Well this past Christmas saw a ‘first’ for us – trekking around our acreage to find the perfect tree of a suitable size…. So Peter could go out with his killer saw and bring it home to be festively dressed with lights, baubles, tinsel, and other gewgaws (les babioles, prul, baratija – for our French, German, Swiss, and Spanish (Mexican) friends and colleagues) in the spirit of a traditional Canadian Christmas.
Sadly, the snow that fell the previous week, had melted away any hope of a white Christmas when the ‘banana express’ blew thru’ NS – although we’ve since been enjoying the beautiful sunshine and mild temperatures. However, the warm wind is supposed to change direction overnight, arriving from the north tomorrow, bringing more white ‘stuff’. But, I have to say that the winter has, so far, been remarkably pleasant and, by all accounts from neighbours and friends, this is quite ‘normal’ – so we’re not complaining
As we have a warm, sunny space at the top of the house that’s been devoted to craft room (although I haven’t yet unpacked all my sewing and quilting paraphernalia), I’ve been hauling out my jigsaw puzzles and spending any downtime ‘puzzling’ – sometimes, literally – over 1,000 pieces of interlocking cardboard! It sounds more than a little crazy when you think of it in those terms. Which, of course, led me to Google their origins, and learning that, commercially, they date back to 1760, and were formerly pictures painted on wood that was then carved into small mosaic ‘tiles’. I confess that I also have favourites – the Dowdle folk art puzzles, typically featuring urban landscapes: Toronto, Vancouver, the Rocky Mountains…. And, as you can see, a nationalistic theme from places we’ve actually visited. With a nod to NS as well as our first home in Canada, Peter bought me jigsaws featuring Lunenburg and Calgary for Christmas, with the City of Lights (Paris) following for my birthday, as well as Galveston Island and San Francisco. So far, I’ve only collected puzzles from places we’ve actually visited, so I still have quite a long list, and could perhaps also add others of towns or cities I have a yearning to see.
Hopefully, one day, I’ll find a group of like-minded friends with whom I can do periodic puzzle swaps – something I used to do when we lived on Gabriola (and somehow managed to leave one behind of Peggy’s Cove – which is ironic given that we now live only 60 kilometres from this very picturesque Nova Scotia fishing village).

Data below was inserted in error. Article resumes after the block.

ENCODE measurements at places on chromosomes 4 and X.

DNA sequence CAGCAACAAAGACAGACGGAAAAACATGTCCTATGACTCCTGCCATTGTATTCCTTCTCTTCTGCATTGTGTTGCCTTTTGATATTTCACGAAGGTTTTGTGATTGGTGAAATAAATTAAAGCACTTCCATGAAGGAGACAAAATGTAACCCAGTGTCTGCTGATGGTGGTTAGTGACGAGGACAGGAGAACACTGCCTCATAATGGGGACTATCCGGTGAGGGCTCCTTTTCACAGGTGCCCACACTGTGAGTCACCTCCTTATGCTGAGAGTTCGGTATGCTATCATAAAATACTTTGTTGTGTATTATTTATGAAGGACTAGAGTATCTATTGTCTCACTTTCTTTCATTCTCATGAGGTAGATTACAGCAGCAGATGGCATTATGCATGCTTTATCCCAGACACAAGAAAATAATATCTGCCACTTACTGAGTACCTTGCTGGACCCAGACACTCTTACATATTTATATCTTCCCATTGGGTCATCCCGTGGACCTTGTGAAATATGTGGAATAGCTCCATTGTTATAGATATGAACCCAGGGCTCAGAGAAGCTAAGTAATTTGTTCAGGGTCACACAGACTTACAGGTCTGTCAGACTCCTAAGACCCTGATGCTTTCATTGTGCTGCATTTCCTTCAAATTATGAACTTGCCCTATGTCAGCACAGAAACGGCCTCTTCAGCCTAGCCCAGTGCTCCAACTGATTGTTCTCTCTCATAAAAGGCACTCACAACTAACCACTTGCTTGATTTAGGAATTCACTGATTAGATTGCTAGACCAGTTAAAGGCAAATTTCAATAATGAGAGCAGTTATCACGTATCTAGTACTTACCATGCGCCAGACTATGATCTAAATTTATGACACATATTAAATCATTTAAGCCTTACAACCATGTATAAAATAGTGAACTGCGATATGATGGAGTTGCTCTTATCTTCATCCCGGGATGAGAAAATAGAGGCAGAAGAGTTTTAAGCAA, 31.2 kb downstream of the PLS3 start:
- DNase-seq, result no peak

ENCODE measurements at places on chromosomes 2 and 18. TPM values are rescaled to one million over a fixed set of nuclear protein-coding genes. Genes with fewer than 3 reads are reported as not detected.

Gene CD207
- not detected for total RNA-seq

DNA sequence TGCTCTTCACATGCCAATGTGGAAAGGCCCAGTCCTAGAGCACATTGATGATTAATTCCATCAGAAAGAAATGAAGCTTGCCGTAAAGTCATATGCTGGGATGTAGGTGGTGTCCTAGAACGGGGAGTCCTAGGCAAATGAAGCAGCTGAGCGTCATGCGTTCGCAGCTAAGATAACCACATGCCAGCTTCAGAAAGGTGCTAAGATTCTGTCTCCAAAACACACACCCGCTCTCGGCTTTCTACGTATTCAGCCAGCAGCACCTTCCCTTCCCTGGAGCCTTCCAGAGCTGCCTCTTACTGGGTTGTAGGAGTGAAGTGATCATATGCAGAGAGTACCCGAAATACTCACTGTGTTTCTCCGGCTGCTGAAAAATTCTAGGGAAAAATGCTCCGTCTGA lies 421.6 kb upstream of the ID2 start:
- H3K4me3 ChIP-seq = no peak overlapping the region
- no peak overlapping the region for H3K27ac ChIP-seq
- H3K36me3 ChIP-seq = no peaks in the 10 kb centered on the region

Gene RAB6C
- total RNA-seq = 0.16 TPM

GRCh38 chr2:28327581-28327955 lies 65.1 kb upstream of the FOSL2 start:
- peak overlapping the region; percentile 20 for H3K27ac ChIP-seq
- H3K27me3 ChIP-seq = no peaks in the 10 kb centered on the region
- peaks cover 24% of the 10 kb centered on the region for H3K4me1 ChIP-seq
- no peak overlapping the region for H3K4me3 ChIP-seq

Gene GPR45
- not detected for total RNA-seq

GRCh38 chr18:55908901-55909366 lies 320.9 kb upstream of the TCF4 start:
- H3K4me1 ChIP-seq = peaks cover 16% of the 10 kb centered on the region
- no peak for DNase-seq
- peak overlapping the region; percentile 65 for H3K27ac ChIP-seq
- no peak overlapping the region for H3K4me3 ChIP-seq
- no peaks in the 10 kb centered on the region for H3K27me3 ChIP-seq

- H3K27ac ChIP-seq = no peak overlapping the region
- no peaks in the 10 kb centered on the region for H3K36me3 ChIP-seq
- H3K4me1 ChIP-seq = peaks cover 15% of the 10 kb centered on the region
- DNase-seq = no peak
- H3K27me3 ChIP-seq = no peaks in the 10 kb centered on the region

Like Sudoku, I find jigsaw puzzles relaxing – a way of disconnecting my brain and recharging my batteries, albeit temporarily, from other persistent demands on my time.
Postscript: As ‘Puzzling’ was typed several weeks ago, I can now report that Paris-City of Lights arrived, and after hours of work was finally completed. (See photo above.) My favourite puzzle to date, even though I originally thought it may become my first failure, in terms of giving up, when the 1,000 pieces came out of the box and I couldn’t find a ‘handle’ – i.e. a good section around which the puzzle would come together. Indeed, the majority of pieces looked quite similar, and also fuzzy, thanks to the yellow cast thrown by the lamplight of the image.
In case anyone missed any previous blogs about my piano lessons – I only started this time last year, then lost many months of practice during our move, and the piano arriving from Mexico – then discovering it’s playing days were over – and acquiring a digital version of a concert grand! However, thanks to Michael Reason, my original piano teacher in Mexico, who does my weekly lessons by Skype, I’m now once again progressing more than I could ever have hoped. From playing Frere Jacques and wondering whether my fingers would ever connect to my brain, I’ve now been playing the blues for several weeks, and just noticed that within the coming month I’ll have reached a page with the music for The Entertainer – that wonderful piano piece from the movie, The Sting. As my digital piano has a ‘record’ mode, and if I can find how to transfer it to my computer (perhaps with the aid of a stick), I’ll perhaps attach it to a future blog.